California Assembly Passes Ignition Interlock
California is in the midst of what is probably
the most serious fiscal crisis of any state in the union, but the California Assembly can act
decisively if properly motivated.
The assembly was motivated this week when it passed a bill
requiring ignition interlock devices in all vehicles of owners convicted of a second
DUI offense in four California counties. The
vote crossed party lines and basically eliminated them - the final tally being 56-0
The pilot program would begin
in July 2010 and run through 2016. At
that point, it could become a DUI law across the state if deemed a success.
Governor Arnold Schwarzenegger is still deciding whether or
not he will sign the bill.
An ignition interlock requires a driver to blow into a
device that measures alcohol content in the expelled breath. As little as a single drink will render the
"We have the technology that we know works," said
Assemblyman Mike Feuer, D-Los Angeles, who sponsored AB 91. "This bill can save literally hundreds, maybe
thousands of lives."
In an article for the San Jose Mercury News, Gary Richards
points out that 4,000 people are killed annually while driving in California,
and 25% of the related accidents are caused by drunk drivers.
Statewide, 200,000 motorists face DUI convictions each year, and 25% of those convictions
involve individuals with prior convictions for driving with a blood alcohol
level that exceeds the state's limit of 0.08%. Drunken drivers are also the cause of almost 40,000 collisions in
California annually, injuring nearly 25,000 in the process.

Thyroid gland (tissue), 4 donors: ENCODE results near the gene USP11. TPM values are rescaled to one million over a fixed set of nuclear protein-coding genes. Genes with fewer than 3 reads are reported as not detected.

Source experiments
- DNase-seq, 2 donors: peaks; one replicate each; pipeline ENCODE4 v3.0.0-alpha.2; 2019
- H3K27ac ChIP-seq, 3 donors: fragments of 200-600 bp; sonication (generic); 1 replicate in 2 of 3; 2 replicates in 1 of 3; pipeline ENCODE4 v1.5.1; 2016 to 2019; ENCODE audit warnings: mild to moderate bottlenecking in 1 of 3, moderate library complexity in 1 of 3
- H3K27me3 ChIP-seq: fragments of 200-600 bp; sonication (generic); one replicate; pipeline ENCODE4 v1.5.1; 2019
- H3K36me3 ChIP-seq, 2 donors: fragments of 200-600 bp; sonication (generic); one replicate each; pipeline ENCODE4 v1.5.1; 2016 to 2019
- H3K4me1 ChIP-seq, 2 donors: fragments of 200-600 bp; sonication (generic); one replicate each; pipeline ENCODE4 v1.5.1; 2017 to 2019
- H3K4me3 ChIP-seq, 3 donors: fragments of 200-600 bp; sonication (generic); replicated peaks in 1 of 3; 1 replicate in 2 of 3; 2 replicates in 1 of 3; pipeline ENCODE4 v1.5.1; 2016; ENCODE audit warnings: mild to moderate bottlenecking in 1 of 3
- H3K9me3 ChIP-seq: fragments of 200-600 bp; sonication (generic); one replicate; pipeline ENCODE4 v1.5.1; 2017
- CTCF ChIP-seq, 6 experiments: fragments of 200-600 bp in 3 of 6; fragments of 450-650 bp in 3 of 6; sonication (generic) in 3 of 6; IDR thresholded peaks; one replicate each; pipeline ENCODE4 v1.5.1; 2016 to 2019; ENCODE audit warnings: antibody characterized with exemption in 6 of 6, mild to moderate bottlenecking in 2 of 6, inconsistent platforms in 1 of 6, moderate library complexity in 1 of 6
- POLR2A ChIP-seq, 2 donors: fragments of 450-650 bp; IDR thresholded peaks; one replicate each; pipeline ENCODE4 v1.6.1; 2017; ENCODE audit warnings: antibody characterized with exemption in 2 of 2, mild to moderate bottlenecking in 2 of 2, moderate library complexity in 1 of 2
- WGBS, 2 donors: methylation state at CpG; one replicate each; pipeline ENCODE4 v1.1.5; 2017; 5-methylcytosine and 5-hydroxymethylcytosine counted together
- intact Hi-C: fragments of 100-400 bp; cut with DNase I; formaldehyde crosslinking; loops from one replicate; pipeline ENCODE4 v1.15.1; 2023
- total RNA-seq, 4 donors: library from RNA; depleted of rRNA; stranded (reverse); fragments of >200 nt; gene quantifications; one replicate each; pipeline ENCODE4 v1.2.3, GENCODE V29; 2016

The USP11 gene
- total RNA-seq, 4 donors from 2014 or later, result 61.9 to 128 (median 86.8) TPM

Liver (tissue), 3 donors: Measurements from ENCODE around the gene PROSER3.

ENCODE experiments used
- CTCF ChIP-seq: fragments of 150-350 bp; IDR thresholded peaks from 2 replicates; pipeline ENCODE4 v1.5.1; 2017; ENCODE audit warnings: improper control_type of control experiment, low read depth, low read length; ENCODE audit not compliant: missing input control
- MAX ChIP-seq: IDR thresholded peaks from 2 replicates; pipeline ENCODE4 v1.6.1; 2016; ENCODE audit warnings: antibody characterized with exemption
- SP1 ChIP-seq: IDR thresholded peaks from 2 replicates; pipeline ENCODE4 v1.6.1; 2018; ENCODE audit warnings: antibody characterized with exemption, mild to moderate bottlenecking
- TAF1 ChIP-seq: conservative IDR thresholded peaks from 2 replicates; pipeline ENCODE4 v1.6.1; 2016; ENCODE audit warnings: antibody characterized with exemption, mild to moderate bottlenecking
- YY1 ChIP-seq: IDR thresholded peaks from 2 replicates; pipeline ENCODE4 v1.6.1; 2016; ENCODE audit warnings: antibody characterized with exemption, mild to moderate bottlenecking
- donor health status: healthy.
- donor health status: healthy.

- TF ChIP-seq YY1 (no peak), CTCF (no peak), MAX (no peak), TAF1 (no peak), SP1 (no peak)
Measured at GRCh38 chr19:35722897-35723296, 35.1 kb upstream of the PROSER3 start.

California is poised to join the growing number of states
who require ignition interlock devices for repeat DUI offenders. Eleven states require ignition interlock devices for a first DUI offense. Proponents of the technology
point to dramatic drops in repeat DUI offenses, including a 70% drop in West
Virginia and a 60% drop in New Mexico.
The bill has been supported by the California Highway
Patrol, Mothers Against Drunk Driving and other state safety
organizations. The American Beverage
Institute has opposed the measure, arguing that such a penalty should only apply
to those with multiple convictions already on their record.
"We believe a judge should have the discretion on whether or
not a first-time offender deserves an interlocking device," says Sarah
Longwell, a spokesperson for the ABI. "We think they should be punished, but we don’t think they should be
punished the same way as hard-core and repeat offenders."
How long the driver would be required to use an ignition
interlock would vary. First DUI
offenders would carry a duration of five months with the device, unless someone
was injured during the offense, which would increase the device requirement to
a year. A second DUI offense would carry a
minimum sentence of a year with the ignition interlock, an injury would double
Under current DUI law, California courts can require the devices
for first-time offenders or repeat offenders at their discretion.
Jose Mercury News